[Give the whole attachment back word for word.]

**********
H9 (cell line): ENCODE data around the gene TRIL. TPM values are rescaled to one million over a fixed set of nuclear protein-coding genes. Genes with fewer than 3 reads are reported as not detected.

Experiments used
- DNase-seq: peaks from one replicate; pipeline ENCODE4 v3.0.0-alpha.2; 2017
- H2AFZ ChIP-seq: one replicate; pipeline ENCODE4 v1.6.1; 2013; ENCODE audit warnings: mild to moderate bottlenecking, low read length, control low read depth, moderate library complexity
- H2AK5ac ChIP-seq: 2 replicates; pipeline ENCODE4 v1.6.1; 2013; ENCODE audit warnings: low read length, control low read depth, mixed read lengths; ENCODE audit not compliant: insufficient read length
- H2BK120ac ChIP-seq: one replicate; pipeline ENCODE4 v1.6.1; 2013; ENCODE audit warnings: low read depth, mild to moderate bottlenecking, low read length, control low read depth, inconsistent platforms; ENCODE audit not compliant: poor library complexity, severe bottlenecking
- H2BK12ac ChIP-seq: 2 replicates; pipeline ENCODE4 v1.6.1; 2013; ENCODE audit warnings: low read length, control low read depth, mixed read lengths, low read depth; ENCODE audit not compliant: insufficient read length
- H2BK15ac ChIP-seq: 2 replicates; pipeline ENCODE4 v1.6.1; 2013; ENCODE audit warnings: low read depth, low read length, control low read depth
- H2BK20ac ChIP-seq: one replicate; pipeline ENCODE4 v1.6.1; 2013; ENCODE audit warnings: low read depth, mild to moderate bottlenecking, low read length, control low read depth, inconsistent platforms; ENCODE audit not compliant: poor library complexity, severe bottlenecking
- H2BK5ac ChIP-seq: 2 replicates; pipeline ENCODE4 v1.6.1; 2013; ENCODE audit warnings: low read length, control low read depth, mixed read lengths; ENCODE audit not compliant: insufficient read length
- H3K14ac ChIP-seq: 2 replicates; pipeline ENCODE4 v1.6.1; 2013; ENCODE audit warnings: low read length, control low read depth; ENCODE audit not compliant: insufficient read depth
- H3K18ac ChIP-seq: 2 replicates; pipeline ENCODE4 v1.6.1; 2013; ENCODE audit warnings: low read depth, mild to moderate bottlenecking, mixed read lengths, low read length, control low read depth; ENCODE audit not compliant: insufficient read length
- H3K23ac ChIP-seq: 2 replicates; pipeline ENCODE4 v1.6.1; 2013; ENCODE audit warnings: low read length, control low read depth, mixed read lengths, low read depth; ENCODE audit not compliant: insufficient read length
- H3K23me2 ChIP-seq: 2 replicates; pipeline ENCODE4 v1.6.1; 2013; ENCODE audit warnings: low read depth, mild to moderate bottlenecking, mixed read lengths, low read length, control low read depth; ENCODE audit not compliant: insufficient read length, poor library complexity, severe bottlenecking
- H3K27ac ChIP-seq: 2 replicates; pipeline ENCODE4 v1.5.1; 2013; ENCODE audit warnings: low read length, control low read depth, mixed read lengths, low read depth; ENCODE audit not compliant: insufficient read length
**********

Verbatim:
H9 (cell line): ENCODE data around the gene TRIL. TPM values are rescaled to one million over a fixed set of nuclear protein-coding genes. Genes with fewer than 3 reads are reported as not detected.

Experiments used
- DNase-seq: peaks from one replicate; pipeline ENCODE4 v3.0.0-alpha.2; 2017
- H2AFZ ChIP-seq: one replicate; pipeline ENCODE4 v1.6.1; 2013; ENCODE audit warnings: mild to moderate bottlenecking, low read length, control low read depth, moderate library complexity
- H2AK5ac ChIP-seq: 2 replicates; pipeline ENCODE4 v1.6.1; 2013; ENCODE audit warnings: low read length, control low read depth, mixed read lengths; ENCODE audit not compliant: insufficient read length
- H2BK120ac ChIP-seq: one replicate; pipeline ENCODE4 v1.6.1; 2013; ENCODE audit warnings: low read depth, mild to moderate bottlenecking, low read length, control low read depth, inconsistent platforms; ENCODE audit not compliant: poor library complexity, severe bottlenecking
- H2BK12ac ChIP-seq: 2 replicates; pipeline ENCODE4 v1.6.1; 2013; ENCODE audit warnings: low read length, control low read depth, mixed read lengths, low read depth; ENCODE audit not compliant: insufficient read length
- H2BK15ac ChIP-seq: 2 replicates; pipeline ENCODE4 v1.6.1; 2013; ENCODE audit warnings: low read depth, low read length, control low read depth
- H2BK20ac ChIP-seq: one replicate; pipeline ENCODE4 v1.6.1; 2013; ENCODE audit warnings: low read depth, mild to moderate bottlenecking, low read length, control low read depth, inconsistent platforms; ENCODE audit not compliant: poor library complexity, severe bottlenecking
- H2BK5ac ChIP-seq: 2 replicates; pipeline ENCODE4 v1.6.1; 2013; ENCODE audit warnings: low read length, control low read depth, mixed read lengths; ENCODE audit not compliant: insufficient read length
- H3K14ac ChIP-seq: 2 replicates; pipeline ENCODE4 v1.6.1; 2013; ENCODE audit warnings: low read length, control low read depth; ENCODE audit not compliant: insufficient read depth
- H3K18ac ChIP-seq: 2 replicates; pipeline ENCODE4 v1.6.1; 2013; ENCODE audit warnings: low read depth, mild to moderate bottlenecking, mixed read lengths, low read length, control low read depth; ENCODE audit not compliant: insufficient read length
- H3K23ac ChIP-seq: 2 replicates; pipeline ENCODE4 v1.6.1; 2013; ENCODE audit warnings: low read length, control low read depth, mixed read lengths, low read depth; ENCODE audit not compliant: insufficient read length
- H3K23me2 ChIP-seq: 2 replicates; pipeline ENCODE4 v1.6.1; 2013; ENCODE audit warnings: low read depth, mild to moderate bottlenecking, mixed read lengths, low read length, control low read depth; ENCODE audit not compliant: insufficient read length, poor library complexity, severe bottlenecking
- H3K27ac ChIP-seq: 2 replicates; pipeline ENCODE4 v1.5.1; 2013; ENCODE audit warnings: low read length, control low read depth, mixed read lengths, low read depth; ENCODE audit not compliant: insufficient read length